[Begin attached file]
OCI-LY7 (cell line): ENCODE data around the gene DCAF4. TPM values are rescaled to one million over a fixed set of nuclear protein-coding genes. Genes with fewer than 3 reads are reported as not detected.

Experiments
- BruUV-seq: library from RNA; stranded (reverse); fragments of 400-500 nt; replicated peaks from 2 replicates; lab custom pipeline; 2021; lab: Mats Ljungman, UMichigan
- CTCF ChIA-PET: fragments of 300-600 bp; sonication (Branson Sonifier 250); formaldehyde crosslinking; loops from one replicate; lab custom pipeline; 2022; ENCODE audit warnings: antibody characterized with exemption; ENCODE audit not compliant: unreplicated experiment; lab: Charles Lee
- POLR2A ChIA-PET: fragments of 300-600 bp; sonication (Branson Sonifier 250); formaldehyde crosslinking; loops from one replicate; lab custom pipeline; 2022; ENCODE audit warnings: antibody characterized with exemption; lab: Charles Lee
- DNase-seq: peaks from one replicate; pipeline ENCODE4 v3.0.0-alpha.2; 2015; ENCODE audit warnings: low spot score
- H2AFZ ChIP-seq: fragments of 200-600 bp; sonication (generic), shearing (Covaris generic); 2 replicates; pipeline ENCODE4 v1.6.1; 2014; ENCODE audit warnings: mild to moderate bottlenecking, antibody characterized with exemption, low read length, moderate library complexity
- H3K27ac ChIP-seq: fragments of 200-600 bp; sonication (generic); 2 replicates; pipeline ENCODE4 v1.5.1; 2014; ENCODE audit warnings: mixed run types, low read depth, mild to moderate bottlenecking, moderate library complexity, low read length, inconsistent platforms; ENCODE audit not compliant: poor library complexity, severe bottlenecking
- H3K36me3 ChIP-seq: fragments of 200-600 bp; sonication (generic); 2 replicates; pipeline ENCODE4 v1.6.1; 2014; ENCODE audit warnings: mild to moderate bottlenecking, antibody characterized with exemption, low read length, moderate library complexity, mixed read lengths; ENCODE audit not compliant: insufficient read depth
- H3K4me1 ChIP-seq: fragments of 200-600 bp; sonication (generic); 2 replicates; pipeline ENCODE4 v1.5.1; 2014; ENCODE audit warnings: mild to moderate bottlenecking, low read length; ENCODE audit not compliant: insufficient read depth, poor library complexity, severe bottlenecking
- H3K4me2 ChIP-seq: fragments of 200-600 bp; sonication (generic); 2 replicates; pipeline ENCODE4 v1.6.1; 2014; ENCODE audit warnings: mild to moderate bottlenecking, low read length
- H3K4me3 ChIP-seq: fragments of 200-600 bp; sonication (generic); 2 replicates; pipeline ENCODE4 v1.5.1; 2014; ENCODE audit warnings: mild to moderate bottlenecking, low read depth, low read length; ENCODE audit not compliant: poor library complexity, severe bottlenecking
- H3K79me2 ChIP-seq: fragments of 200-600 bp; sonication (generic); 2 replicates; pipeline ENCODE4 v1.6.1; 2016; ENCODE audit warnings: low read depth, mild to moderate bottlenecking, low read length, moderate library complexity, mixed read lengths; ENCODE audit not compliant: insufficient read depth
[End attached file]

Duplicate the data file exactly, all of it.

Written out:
OCI-LY7 (cell line): ENCODE data around the gene DCAF4. TPM values are rescaled to one million over a fixed set of nuclear protein-coding genes. Genes with fewer than 3 reads are reported as not detected.

Experiments
- BruUV-seq: library from RNA; stranded (reverse); fragments of 400-500 nt; replicated peaks from 2 replicates; lab custom pipeline; 2021; lab: Mats Ljungman, UMichigan
- CTCF ChIA-PET: fragments of 300-600 bp; sonication (Branson Sonifier 250); formaldehyde crosslinking; loops from one replicate; lab custom pipeline; 2022; ENCODE audit warnings: antibody characterized with exemption; ENCODE audit not compliant: unreplicated experiment; lab: Charles Lee
- POLR2A ChIA-PET: fragments of 300-600 bp; sonication (Branson Sonifier 250); formaldehyde crosslinking; loops from one replicate; lab custom pipeline; 2022; ENCODE audit warnings: antibody characterized with exemption; lab: Charles Lee
- DNase-seq: peaks from one replicate; pipeline ENCODE4 v3.0.0-alpha.2; 2015; ENCODE audit warnings: low spot score
- H2AFZ ChIP-seq: fragments of 200-600 bp; sonication (generic), shearing (Covaris generic); 2 replicates; pipeline ENCODE4 v1.6.1; 2014; ENCODE audit warnings: mild to moderate bottlenecking, antibody characterized with exemption, low read length, moderate library complexity
- H3K27ac ChIP-seq: fragments of 200-600 bp; sonication (generic); 2 replicates; pipeline ENCODE4 v1.5.1; 2014; ENCODE audit warnings: mixed run types, low read depth, mild to moderate bottlenecking, moderate library complexity, low read length, inconsistent platforms; ENCODE audit not compliant: poor library complexity, severe bottlenecking
- H3K36me3 ChIP-seq: fragments of 200-600 bp; sonication (generic); 2 replicates; pipeline ENCODE4 v1.6.1; 2014; ENCODE audit warnings: mild to moderate bottlenecking, antibody characterized with exemption, low read length, moderate library complexity, mixed read lengths; ENCODE audit not compliant: insufficient read depth
- H3K4me1 ChIP-seq: fragments of 200-600 bp; sonication (generic); 2 replicates; pipeline ENCODE4 v1.5.1; 2014; ENCODE audit warnings: mild to moderate bottlenecking, low read length; ENCODE audit not compliant: insufficient read depth, poor library complexity, severe bottlenecking
- H3K4me2 ChIP-seq: fragments of 200-600 bp; sonication (generic); 2 replicates; pipeline ENCODE4 v1.6.1; 2014; ENCODE audit warnings: mild to moderate bottlenecking, low read length
- H3K4me3 ChIP-seq: fragments of 200-600 bp; sonication (generic); 2 replicates; pipeline ENCODE4 v1.5.1; 2014; ENCODE audit warnings: mild to moderate bottlenecking, low read depth, low read length; ENCODE audit not compliant: poor library complexity, severe bottlenecking
- H3K79me2 ChIP-seq: fragments of 200-600 bp; sonication (generic); 2 replicates; pipeline ENCODE4 v1.6.1; 2016; ENCODE audit warnings: low read depth, mild to moderate bottlenecking, low read length, moderate library complexity, mixed read lengths; ENCODE audit not compliant: insufficient read depth